Finding Work On The Road
Q. Hi, I just landed on your website and I LOVE it!
We are about the same age, losing our home in Georgia and have been looking for an RV and work. The only thing is we know we need a roof over our head, thus the RV. He is scared to go out and I am excited, especially after reading your stories and outlines. What a plethora of information.
However, we have depleted our savings and have no retirement. We know we want to go out west. The question, do you feel in your experience, that there would be work in and around, in other words, do the locals of the areas you visit welcome you and would they employ you even if it was for a short period or what would you suggest or what have you seen in your travels?
Obviously, free camping is good, but we will need to do something to put gas in our vehicle to keep moving on. I am curious to hear what you may suggest. What about flea markets, have you run into campers doing that or what about a soup kitchen from your RV or a mom & pop store or restaurant? What are your ideas of keeping the gas tank full?
I await your reply as I pack. Also, being in your extended van, how did you decide what to bring, instead of the whole closet and kitchen? As a girl, I need to know. Thanks so much!!!!!!
A. Hello Kate.
The last question first... I bring along one pretty blouse and a scarf that I can wear with my best pair of jeans if I need to be "dressed up" a bit. Otherwise, I find that these things just take up far too much closet space for the amount of times I need them. Besides, there will always be a thrift store to purchase an outfit if you need it, for instance, for a job you may land.
As for work, there is not a better source of ideas on how to find work than this book, written by Jaimie Hall Bruzenak, an RVer who has personally been successfully finding work on the road for many years. It's called Support Your RV Lifestyle. It will inspire you to look in unthought of places. Which, in this economy, is what you'll need to do.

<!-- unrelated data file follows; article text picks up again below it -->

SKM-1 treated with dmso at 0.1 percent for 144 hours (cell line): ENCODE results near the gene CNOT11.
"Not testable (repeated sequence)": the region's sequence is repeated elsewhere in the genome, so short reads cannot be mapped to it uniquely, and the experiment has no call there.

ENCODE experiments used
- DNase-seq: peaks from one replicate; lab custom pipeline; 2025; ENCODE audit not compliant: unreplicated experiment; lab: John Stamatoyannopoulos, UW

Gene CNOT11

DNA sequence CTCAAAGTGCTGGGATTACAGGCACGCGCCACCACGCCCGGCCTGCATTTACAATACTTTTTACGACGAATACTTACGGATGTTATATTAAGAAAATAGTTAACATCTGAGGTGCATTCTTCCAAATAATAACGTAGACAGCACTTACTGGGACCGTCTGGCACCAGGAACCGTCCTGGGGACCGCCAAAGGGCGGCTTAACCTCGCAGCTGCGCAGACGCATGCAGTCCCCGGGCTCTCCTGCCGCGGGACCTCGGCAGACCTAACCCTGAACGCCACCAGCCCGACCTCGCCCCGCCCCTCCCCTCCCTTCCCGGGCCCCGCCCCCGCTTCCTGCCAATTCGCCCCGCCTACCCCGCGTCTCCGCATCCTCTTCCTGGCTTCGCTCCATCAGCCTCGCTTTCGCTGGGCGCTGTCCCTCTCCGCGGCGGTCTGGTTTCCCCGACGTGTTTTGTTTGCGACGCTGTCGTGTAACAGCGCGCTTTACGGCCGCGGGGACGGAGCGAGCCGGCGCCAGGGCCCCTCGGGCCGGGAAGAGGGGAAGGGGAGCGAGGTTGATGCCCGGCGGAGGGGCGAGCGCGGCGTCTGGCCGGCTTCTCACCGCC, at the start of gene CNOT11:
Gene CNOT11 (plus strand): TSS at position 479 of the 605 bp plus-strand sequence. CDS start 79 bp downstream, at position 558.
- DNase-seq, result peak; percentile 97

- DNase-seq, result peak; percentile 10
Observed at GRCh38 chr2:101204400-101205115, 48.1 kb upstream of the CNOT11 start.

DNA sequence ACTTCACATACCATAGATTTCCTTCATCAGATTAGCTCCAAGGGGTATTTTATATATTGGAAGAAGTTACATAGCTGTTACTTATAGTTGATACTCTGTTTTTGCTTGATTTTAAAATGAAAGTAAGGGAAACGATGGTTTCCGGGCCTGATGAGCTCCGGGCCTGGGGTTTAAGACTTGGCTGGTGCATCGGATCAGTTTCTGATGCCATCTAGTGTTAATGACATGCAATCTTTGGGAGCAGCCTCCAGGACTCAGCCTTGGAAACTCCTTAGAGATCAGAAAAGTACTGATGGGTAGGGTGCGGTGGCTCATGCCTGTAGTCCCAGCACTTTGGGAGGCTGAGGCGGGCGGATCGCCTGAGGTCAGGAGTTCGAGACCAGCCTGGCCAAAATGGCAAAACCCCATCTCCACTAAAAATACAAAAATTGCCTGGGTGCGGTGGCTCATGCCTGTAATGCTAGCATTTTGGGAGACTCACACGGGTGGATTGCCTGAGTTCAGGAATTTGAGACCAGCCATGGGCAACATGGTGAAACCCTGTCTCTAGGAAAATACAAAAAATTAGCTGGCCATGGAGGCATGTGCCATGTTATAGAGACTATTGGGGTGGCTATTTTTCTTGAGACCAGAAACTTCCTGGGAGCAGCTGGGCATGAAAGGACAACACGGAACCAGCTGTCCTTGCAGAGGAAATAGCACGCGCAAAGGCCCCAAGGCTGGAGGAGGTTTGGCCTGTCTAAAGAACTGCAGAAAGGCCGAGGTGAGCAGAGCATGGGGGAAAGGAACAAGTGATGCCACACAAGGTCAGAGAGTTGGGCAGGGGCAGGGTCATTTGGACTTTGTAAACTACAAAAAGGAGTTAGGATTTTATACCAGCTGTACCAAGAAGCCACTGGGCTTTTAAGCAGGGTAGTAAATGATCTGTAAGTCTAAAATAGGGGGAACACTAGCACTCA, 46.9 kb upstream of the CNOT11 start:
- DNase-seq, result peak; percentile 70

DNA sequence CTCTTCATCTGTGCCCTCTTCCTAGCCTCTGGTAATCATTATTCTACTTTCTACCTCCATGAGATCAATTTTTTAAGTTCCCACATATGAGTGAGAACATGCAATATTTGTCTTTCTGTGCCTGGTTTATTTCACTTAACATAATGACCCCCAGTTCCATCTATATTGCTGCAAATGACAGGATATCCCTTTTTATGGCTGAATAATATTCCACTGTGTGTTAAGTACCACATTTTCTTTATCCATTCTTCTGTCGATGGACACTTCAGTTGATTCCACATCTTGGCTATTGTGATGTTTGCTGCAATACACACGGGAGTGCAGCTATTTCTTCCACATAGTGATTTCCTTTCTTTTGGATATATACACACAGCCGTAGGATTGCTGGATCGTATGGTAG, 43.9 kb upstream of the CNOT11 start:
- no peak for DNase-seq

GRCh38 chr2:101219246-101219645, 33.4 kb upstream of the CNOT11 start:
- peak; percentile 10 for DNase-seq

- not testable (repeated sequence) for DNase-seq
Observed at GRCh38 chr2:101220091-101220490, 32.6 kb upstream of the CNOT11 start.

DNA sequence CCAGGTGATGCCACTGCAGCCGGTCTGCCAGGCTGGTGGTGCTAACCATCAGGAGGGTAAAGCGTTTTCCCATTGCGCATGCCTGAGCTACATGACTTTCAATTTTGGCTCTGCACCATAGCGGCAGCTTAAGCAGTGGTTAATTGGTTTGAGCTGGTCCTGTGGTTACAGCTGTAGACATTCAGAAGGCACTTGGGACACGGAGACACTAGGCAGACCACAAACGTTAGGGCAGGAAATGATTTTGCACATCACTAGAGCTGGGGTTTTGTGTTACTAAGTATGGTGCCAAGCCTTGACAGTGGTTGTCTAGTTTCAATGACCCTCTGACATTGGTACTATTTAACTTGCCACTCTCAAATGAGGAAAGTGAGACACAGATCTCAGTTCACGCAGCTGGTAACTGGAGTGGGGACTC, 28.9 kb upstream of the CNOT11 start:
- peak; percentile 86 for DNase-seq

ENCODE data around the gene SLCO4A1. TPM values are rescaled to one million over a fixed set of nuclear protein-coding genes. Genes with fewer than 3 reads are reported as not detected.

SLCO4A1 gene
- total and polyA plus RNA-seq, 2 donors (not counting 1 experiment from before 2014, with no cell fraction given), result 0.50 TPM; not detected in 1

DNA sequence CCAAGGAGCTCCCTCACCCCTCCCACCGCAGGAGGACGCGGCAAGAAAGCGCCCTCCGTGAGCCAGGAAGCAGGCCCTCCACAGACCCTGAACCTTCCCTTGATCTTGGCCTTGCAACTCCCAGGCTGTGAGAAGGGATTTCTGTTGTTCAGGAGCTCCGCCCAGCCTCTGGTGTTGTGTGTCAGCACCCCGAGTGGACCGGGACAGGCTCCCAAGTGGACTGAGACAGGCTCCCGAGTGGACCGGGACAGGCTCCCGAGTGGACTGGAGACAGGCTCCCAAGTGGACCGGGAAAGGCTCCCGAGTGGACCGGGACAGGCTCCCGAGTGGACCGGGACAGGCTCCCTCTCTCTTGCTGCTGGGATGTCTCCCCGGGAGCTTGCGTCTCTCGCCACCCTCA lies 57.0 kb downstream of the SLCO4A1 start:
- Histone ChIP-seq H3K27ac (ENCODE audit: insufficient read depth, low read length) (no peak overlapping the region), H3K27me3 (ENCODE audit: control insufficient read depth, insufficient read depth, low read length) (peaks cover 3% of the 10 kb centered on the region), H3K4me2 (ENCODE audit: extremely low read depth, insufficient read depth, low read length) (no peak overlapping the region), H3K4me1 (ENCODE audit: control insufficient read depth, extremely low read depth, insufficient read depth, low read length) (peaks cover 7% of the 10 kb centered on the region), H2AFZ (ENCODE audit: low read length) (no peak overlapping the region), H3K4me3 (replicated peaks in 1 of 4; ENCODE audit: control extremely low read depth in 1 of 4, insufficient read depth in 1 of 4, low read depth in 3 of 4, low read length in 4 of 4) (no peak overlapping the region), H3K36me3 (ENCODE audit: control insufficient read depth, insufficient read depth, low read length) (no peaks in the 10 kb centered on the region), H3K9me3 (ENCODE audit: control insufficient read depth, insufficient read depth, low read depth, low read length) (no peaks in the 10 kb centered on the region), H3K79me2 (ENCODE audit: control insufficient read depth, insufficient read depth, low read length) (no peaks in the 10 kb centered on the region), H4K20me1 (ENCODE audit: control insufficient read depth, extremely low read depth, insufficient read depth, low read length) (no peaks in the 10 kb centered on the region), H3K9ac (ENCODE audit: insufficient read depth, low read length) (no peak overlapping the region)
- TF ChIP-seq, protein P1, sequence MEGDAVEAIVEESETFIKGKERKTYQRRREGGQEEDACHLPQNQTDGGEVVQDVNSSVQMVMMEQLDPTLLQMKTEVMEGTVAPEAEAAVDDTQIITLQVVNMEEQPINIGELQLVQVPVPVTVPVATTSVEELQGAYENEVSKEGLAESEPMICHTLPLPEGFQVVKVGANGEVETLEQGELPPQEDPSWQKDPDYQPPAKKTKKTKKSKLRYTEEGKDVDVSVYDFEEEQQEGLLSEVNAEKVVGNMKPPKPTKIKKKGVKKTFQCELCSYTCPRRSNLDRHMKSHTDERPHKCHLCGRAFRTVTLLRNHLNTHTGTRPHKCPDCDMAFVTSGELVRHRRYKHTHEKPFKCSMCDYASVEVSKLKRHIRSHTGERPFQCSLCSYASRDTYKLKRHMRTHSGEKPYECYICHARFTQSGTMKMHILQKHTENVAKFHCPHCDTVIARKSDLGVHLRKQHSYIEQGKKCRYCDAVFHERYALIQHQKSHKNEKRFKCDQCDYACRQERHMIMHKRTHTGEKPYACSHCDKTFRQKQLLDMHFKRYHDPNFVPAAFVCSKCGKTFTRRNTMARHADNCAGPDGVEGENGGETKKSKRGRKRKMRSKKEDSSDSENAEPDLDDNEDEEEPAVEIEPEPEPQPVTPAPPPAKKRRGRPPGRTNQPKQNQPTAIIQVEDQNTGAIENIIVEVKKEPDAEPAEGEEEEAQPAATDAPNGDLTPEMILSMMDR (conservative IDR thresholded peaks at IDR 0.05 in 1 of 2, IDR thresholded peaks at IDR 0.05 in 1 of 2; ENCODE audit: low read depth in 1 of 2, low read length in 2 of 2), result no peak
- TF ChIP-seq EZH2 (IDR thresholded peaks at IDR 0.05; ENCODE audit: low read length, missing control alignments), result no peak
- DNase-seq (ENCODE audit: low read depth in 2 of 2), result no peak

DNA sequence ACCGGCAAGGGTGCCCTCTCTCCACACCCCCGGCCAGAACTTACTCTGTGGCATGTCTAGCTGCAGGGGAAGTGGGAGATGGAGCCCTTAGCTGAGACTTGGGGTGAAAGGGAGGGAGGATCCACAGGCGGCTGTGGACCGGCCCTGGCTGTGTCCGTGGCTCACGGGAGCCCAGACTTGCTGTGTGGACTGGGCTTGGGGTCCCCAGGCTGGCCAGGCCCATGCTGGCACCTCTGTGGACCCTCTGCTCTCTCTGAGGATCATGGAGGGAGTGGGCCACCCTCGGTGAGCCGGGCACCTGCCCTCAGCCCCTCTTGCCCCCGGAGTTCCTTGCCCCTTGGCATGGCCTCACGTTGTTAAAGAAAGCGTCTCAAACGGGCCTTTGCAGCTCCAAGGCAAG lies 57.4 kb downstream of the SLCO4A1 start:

Yes, there are plenty of people buying and selling flea market stuff from their RVs. To experience that (at it's most extreme) go to Quartzite, Arizona in January! Personally, I don't know how they manage it - collecting and reselling all that "stuff" means having to find a place to put it all and extra weight as you drag it all around the country. But, I guess, if you like the whole garage sale and flea market experience anyway, there must be some money to be made at it, because many RVers seem to be doing it.
We've also met RVers who buy and sell on E-bay while traveling. I think they may buy and then sell again without taking delivery themselves because you'd need to have an address to actually receive goods and if you're constantly on the move, this may not work out so well. I'm not sure how they do it.
To set up and sell prepared food items from your RV, I'm sure would entail regulations and permits and you might need to re-apply in each new location but it may be worth checking into. I doubt the regulations for selling "things" such as crafts would be as tough as for food items. I would target small town fairs and festivals, since larger scale events usually mean a larger vendor's fee. We occasionally see RVers selling crafts from their campsite but my guess is it provides more of a hobby than an income.
As for people welcoming "out-of towners" to come and take part time jobs. That will probably vary from one area to another. Picking fruit or other seasonal farm work are often hard-to-fill jobs. They won't pay that well, but the job is usually fairly easy to get.
If you're traveling with a laptop, you might also consider an on-line business or even just writing a blog that you can monitize. Nomadic Matt offers an e-book with suggestions to help increase your blog's traffic and attract advertisers.
Hope that is a bit helpful. And you should definitely check out Jaimie's book. Good luck.